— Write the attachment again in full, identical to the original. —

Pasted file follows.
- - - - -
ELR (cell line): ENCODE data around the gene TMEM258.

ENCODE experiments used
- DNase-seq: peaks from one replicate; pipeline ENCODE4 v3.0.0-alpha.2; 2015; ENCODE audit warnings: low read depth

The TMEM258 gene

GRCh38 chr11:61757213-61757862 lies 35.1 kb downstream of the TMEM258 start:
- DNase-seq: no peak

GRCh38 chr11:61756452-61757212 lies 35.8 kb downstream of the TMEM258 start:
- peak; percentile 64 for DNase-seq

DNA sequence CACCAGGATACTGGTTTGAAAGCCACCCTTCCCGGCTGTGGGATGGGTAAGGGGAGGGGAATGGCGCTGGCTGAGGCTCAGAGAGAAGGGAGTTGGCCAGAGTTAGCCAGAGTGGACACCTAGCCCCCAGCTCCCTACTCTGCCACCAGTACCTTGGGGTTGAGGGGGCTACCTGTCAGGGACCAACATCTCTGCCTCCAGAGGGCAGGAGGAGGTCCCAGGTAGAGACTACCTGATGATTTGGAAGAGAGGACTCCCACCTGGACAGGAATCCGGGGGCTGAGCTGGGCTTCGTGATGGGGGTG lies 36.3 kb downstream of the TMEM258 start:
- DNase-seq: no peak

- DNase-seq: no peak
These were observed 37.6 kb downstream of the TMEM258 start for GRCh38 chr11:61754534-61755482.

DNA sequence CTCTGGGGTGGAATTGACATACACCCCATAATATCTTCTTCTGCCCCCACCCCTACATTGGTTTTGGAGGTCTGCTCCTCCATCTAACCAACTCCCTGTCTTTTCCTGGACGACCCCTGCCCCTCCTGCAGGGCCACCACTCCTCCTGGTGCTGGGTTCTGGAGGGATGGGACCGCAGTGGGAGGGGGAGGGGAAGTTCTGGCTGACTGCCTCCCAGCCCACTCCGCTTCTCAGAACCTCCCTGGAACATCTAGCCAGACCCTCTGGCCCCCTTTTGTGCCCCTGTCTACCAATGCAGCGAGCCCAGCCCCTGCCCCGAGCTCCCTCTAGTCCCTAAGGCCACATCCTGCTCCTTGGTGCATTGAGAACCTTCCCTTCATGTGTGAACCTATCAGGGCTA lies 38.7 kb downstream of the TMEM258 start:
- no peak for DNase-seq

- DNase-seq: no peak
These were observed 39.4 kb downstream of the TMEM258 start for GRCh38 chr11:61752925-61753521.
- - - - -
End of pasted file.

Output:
ELR (cell line): ENCODE data around the gene TMEM258.

ENCODE experiments used
- DNase-seq: peaks from one replicate; pipeline ENCODE4 v3.0.0-alpha.2; 2015; ENCODE audit warnings: low read depth

The TMEM258 gene

GRCh38 chr11:61757213-61757862 lies 35.1 kb downstream of the TMEM258 start:
- DNase-seq: no peak

GRCh38 chr11:61756452-61757212 lies 35.8 kb downstream of the TMEM258 start:
- peak; percentile 64 for DNase-seq

DNA sequence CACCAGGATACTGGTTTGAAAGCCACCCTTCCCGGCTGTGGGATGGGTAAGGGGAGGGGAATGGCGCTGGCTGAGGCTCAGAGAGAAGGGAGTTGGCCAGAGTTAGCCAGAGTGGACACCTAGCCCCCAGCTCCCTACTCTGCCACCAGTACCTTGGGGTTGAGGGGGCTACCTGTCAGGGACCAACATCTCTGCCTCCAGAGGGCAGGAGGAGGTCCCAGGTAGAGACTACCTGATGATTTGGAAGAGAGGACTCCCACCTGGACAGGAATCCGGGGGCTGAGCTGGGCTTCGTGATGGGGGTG lies 36.3 kb downstream of the TMEM258 start:
- DNase-seq: no peak

- DNase-seq: no peak
These were observed 37.6 kb downstream of the TMEM258 start for GRCh38 chr11:61754534-61755482.

DNA sequence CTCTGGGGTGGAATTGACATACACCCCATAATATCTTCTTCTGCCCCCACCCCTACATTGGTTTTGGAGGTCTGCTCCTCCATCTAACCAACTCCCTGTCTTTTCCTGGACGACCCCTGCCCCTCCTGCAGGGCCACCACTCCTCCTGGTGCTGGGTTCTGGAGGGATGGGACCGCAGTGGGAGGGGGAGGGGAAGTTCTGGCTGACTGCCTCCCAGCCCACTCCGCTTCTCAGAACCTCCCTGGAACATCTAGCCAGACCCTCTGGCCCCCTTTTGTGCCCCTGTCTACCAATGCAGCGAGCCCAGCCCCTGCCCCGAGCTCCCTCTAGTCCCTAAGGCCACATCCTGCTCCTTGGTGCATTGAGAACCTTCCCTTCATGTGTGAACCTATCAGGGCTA lies 38.7 kb downstream of the TMEM258 start:
- no peak for DNase-seq

- DNase-seq: no peak
These were observed 39.4 kb downstream of the TMEM258 start for GRCh38 chr11:61752925-61753521.